The exterior incorporates an aluminum rainscreen from Kalzip and a curtainwall from Schco. Ecker describes the existing 11-building, 1960s complex as well-built, but quiet, in an aesthetic worth respecting. We found that we could reinterpret that on the outside, Ecker says. Visible through the high-efficiency glass from Glas Tr¶sch is the main assembly hall and its three rotationally cast concrete columns that support the mass of the concrete ceiling.

The exterior incorporates an aluminum rainscreen from Kalzip and a curtainwall from Schüco. Ecker describes the existing 11-building, 1960s complex as “well-built, but quiet,” in an aesthetic worth respecting. “We found that we could reinterpret that on the outside,” Ecker says. Visible through the high-efficiency glass from Glas Trösch is the main assembly hall and its three rotationally cast concrete columns that support the mass of the concrete ceiling.

Credit: Brigida Gonzalez

Normally, a portfolio of repeat work for a client is a big advantage going into a design competition. But in the case of Buchen, Germany–based Ecker Architekten and the new student center at Eckenberg Academy, it almost kept them from getting a seat at the table. “It’s not easy to start an office again after transferring it to another continent,” says partner Dea Ecker of the move her firm made from Chicago to Germany in 2000. “We did relatively bread-and-butter work,” she says, including fire-code renovations for Eckenberg’s 12-building campus in Adelsheim, Germany.

The school’s drab cementitious-panel-clad boxes have not been added to since being built in the mid-1960s. So when the news went out about a commission to design a new auditorium and student center, Ecker wanted in. “It’s actually tricky to convince a client that you are the person to design their once-in-a-generation new building if you’ve been doing their fire doors,” says partner Robert Piotrowski. “You have to reintroduce yourself.”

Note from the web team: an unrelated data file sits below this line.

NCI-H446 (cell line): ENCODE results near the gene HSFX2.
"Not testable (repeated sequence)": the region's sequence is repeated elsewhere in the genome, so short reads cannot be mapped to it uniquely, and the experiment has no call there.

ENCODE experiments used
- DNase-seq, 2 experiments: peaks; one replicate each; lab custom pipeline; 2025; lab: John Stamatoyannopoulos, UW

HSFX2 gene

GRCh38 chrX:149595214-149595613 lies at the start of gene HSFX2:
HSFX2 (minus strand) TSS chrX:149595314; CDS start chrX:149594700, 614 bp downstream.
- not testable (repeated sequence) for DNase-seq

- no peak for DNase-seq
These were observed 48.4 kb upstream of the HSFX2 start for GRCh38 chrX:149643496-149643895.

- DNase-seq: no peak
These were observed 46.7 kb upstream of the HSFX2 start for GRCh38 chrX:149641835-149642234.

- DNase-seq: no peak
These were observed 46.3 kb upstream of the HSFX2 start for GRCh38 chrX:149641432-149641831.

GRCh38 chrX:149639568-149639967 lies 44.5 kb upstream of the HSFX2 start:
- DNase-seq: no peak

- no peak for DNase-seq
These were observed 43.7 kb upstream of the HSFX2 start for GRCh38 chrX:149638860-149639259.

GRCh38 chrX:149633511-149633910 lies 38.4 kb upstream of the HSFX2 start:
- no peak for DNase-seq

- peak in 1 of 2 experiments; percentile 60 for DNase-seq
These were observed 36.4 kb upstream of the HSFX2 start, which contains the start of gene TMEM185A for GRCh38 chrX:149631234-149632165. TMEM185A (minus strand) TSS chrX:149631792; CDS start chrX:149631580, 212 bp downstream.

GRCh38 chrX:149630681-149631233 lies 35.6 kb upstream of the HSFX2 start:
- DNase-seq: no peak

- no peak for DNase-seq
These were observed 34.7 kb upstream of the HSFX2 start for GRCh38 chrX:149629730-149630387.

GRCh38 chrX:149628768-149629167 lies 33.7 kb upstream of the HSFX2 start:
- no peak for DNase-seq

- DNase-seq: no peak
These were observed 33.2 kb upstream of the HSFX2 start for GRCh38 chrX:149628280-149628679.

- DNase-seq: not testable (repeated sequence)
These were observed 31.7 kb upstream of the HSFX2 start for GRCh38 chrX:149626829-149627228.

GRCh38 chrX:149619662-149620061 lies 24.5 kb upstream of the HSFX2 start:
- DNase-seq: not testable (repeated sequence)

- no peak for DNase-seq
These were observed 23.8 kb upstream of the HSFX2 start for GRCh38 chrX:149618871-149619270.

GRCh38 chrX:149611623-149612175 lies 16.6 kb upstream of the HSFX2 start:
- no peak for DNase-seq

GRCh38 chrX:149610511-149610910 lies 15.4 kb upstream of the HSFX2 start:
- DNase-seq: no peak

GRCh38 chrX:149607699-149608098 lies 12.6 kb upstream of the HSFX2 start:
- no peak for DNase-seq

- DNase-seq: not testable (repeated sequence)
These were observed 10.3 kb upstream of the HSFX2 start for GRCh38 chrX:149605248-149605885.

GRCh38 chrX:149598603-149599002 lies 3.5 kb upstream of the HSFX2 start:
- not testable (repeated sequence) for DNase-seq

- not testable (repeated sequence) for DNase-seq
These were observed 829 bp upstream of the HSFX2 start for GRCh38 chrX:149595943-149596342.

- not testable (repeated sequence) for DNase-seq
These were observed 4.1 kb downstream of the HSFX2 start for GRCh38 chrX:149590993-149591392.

Luckily, there was a portfolio of camera-ready work at hand: The firm started in Chicago in 1998 after Ecker and Piotrowski had worked at (and lost jobs at) large firms and decided they needed a change. “We laugh about it because you notice that you’re working so independently that no one can take you in a regular office anymore,” Ecker says. Early work included the corporate headquarters for Chicago furniture manufacturer Holly Hunt, which the duo completed before deciding to relocate their practice to Ecker’s native Germany. Ecker, who came to the U.S. on a Fulbright scholarship, actually was required to move back as a cultural ambassador. “She brought an American back with her,” Piotrowski says—the two had been married in Chicago.

Ecker and Piotrowski maintain a multicultural office that focuses on education work, including several recent projects in Germany which caught the eye of the state government running the Eckenberg project. But ultimately, as with any commission, winning came down to finding a rapport with the client. The architects built a particularly strong relationship with the school’s director, who was the driving force behind the project. “He noticed that there was no place where the students could gather,” Piotrowski says. In this client champion, they found an ally who allowed them the freedom to create a 10,704-square-foot structure that serves as a new hub for the campus.

In fitting with its midcentury-modern context, the new building is quiet on the outside—a deceptively simple glass box—but its interior introduces a new generation of design for the school. The main space is a double-height assembly hall that can accommodate up to 300, and the facility also incorporates a library, multipurpose study rooms, a café, and a student lounge, all housed under a not-so-quiet, 25-meter-square, poured-in-place concrete roof, inset with circular coffers and acrylic domed skylights. “We left all the fireworks for the inside of the building,” Piotrowski says. And, of course, all of the fire codes are up to date.

 

As seen from the floor of the assembly hall, multipurpose study rooms are tucked into the void beneath the walkway.